In situ underwater microwave oil spill and oil slick thickness sensor
Dala, Aliyu Bukar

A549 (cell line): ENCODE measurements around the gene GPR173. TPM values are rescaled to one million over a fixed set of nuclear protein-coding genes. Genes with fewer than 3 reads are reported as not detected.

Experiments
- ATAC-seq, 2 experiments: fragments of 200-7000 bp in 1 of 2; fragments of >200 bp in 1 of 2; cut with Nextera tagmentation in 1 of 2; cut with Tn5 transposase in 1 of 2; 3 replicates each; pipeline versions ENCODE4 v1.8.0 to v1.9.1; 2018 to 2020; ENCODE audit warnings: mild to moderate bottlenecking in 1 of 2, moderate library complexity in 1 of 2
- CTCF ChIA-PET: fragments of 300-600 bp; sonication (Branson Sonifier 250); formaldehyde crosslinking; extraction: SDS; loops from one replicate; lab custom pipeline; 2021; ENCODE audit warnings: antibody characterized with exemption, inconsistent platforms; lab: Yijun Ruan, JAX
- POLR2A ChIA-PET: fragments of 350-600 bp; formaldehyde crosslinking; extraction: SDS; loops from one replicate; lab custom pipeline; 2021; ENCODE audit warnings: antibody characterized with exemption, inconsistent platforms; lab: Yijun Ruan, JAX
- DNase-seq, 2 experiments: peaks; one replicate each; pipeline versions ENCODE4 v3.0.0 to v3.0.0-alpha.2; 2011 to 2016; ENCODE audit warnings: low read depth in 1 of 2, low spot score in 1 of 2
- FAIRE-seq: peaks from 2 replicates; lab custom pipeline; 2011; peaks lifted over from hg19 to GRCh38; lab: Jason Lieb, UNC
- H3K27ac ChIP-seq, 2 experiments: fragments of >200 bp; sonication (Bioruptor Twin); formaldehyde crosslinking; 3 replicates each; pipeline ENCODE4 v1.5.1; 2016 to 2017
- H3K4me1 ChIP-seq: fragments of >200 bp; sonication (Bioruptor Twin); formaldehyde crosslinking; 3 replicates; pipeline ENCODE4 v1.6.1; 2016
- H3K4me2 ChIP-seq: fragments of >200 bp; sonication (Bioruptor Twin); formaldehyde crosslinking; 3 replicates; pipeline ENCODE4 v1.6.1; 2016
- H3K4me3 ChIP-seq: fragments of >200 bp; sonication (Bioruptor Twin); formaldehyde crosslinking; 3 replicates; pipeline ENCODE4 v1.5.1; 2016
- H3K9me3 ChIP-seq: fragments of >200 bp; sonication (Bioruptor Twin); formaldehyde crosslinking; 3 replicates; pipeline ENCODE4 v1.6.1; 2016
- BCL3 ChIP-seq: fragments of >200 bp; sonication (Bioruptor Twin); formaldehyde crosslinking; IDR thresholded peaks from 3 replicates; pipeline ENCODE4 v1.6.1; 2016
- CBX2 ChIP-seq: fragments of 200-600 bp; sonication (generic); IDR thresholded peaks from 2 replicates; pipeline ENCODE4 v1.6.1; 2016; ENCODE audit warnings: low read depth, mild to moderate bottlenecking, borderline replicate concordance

Nearly 30 percent of oil drilled globally is done offshore. Oil spillage offshore have far-reaching consequences on the environment, aquatic lives, and livelihoods as it was evident in the numerous accidents such as the Deepwater Horizon and Bonga oil spillages. Apart from detecting oil spillages, the determination of the oil slick thickness is very important. This is to enable the estimation of the volume and spread of oil discharged in oceans, seas and lakes. This information could guide the oil spill countermeasures and provide the basis for legal actions against the defaulting parties. The viability of the use of radar in the detection of oil spill has already been established by airborne and space borne synthetic aperture radar (SAR). Notwithstanding, the high latency associated with SARs and its susceptibility of false positive and false negative detection of oil slick makes it vulnerable. It has also not been very successful in the determination of oil slick thickness. In situ methods such as the capacitive, conductive and optical based approaches have been used to detect as well as determine oil slick thickness. Some of these contact-based approaches are susceptible to corrosion, fouling and require several calibrations. Radio frequency (RF) signals in seawater suffer from attenuation and dispersion due to the high conductivity of the medium. Antennas, ideally matched to free space, suffer impedance mismatches when immersed in seawater. In this thesis, we proposed the novel approach of using microwave techniques to detect oil spillage and determine oil slick thickness based on a contact-based in situ approach. The work began by undertaking an investigation into the properties of the North Sea water which was used as the primary transmission medium for the study. Subsequently, the research developed an ultrawideband antenna that radiated underwater, which was encapsulated in polydimethylsiloxane (PDMS). The antenna-sensor with a Faraday cage was used to develop a novel microwave oil spill sensor. A communication backbone was designed for the sensor using long range (LoRa) 868 MHz frequency based on a bespoke braid antenna buffered by oil impregnated papers to ameliorate against the influence of the seawater surface. Using a four layered RF switch controller and an antenna array consisting of four antenna-sensors, a novel microwave oil slick thickness sensor was developed. The antenna-sensors were arranged in a cuboid fashion with antenna-sensor 3 and antenna-sensor 4 capable of detecting oil slick thickness at 23 mm and 46 mm using their transmission coefficient (S43) of -10 dB and -19 dB compared to that of the pure seawater respectively. For the 69 mm and 92 mm thickness, the transmission coefficient (S21) of antenna-sensor 1 and antenna-sensor 2 was used to determine these thicknesses with values of -13.5 dB and -24.14 dB with respect to that of pure seawater.